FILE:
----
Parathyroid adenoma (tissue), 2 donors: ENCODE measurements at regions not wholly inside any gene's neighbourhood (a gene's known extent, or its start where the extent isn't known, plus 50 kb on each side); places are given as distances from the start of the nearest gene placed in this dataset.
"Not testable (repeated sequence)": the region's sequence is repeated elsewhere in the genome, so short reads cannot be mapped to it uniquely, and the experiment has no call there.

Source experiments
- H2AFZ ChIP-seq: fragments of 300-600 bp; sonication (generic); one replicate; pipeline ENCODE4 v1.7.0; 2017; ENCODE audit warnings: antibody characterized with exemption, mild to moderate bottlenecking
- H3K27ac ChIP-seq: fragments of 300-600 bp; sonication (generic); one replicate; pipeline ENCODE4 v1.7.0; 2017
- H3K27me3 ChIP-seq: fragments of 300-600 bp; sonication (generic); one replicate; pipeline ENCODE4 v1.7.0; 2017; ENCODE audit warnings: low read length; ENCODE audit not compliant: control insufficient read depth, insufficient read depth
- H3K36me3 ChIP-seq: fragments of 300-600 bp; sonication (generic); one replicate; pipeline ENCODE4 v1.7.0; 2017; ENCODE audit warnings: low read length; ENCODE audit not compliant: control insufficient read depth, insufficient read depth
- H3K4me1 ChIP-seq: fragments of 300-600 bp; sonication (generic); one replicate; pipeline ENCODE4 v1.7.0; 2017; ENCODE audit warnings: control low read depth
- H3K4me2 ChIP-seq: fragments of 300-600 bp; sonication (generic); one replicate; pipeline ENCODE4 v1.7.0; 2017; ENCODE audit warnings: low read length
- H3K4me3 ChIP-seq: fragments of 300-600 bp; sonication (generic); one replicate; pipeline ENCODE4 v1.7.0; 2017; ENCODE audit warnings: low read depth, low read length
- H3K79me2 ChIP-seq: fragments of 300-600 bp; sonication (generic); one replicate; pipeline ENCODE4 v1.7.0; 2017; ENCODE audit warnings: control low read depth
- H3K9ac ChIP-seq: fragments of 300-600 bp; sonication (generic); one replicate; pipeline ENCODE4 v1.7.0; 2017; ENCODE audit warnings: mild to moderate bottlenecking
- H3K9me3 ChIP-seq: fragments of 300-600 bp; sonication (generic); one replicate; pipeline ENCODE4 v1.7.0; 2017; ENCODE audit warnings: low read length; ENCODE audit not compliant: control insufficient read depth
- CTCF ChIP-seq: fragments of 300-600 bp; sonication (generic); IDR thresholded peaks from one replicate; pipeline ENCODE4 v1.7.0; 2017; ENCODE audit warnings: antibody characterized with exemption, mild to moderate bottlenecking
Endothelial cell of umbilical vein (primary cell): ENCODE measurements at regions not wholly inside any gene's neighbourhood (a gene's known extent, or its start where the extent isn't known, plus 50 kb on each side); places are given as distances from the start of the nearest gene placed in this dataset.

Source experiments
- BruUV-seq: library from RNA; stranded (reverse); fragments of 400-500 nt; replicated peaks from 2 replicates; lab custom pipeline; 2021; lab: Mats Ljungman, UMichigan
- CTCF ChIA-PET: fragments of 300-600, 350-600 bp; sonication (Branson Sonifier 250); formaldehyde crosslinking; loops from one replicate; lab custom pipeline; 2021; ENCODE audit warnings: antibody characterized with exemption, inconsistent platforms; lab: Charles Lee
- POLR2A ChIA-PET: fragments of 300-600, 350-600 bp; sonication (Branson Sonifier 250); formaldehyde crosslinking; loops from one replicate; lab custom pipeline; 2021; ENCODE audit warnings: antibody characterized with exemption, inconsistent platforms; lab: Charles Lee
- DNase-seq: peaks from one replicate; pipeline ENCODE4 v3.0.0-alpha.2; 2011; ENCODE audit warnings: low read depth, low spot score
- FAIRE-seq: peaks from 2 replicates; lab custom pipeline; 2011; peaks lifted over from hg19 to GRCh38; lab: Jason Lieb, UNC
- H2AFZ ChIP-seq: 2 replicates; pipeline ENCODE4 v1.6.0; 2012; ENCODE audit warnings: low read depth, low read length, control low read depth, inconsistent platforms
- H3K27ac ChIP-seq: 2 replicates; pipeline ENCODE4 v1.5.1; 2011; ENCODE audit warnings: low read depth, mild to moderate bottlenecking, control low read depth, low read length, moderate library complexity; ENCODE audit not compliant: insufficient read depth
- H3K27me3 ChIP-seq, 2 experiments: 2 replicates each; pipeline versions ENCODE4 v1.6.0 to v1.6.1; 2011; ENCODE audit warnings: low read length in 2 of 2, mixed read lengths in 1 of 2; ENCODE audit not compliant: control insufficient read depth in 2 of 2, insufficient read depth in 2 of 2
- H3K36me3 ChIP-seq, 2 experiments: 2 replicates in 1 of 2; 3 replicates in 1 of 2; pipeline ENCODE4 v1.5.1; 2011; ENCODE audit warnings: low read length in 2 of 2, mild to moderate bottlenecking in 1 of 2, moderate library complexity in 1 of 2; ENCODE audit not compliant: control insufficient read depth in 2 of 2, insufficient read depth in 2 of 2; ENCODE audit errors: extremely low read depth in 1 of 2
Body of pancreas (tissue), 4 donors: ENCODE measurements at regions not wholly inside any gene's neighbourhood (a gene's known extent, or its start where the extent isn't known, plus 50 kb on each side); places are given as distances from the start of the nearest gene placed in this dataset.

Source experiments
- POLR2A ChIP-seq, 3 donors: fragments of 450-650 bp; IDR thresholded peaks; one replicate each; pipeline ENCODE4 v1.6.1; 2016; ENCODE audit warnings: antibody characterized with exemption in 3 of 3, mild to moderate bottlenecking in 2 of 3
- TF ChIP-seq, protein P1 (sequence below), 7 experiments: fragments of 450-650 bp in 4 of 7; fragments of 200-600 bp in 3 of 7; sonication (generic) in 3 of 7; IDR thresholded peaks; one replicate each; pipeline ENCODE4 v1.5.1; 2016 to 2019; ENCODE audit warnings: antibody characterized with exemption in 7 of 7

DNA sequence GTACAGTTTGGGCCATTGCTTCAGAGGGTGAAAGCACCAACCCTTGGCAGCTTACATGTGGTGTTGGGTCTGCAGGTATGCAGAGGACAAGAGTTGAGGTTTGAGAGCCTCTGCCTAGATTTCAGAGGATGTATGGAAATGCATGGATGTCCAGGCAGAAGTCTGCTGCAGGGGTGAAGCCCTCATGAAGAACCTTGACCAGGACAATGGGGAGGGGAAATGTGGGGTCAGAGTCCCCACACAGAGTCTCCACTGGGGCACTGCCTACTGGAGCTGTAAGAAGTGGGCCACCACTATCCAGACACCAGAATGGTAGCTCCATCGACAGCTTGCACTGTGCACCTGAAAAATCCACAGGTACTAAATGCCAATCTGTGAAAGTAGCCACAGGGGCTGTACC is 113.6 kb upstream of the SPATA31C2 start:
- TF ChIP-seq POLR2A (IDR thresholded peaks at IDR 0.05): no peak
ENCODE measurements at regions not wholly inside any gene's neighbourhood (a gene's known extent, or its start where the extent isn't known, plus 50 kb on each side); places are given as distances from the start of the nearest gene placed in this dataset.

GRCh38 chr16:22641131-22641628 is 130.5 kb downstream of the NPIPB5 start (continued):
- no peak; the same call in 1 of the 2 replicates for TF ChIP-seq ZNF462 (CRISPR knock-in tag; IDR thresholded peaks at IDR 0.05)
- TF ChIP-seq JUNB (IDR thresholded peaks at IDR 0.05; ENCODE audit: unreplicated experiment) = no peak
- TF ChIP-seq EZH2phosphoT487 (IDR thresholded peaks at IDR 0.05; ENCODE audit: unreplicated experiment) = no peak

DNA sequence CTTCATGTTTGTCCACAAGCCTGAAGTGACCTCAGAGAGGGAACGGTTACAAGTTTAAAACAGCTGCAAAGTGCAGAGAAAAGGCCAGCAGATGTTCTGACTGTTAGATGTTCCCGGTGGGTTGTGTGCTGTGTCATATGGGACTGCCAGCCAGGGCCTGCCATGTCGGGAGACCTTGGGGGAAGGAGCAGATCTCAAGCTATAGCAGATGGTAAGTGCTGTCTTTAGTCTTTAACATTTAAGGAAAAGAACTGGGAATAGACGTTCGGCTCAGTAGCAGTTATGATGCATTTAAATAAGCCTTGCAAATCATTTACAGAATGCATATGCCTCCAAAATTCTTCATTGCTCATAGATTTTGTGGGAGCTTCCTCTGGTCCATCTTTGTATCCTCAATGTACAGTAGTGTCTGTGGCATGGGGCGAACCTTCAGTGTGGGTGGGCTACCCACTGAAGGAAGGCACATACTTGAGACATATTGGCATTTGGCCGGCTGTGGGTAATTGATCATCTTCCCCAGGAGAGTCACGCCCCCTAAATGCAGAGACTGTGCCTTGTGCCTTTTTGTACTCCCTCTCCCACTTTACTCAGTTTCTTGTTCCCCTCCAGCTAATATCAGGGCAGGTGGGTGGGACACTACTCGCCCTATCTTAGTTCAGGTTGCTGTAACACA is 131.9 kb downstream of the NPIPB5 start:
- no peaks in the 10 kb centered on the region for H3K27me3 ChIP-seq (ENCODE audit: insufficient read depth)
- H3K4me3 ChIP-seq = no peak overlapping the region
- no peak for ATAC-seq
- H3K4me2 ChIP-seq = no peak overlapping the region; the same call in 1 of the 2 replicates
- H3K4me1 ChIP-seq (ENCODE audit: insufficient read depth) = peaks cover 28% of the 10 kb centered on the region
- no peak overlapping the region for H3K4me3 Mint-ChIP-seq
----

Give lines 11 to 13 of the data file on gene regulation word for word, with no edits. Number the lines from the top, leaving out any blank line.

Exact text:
- H3K79me2 ChIP-seq: fragments of 300-600 bp; sonication (generic); one replicate; pipeline ENCODE4 v1.7.0; 2017; ENCODE audit warnings: control low read depth
- H3K9ac ChIP-seq: fragments of 300-600 bp; sonication (generic); one replicate; pipeline ENCODE4 v1.7.0; 2017; ENCODE audit warnings: mild to moderate bottlenecking
- H3K9me3 ChIP-seq: fragments of 300-600 bp; sonication (generic); one replicate; pipeline ENCODE4 v1.7.0; 2017; ENCODE audit warnings: low read length; ENCODE audit not compliant: control insufficient read depth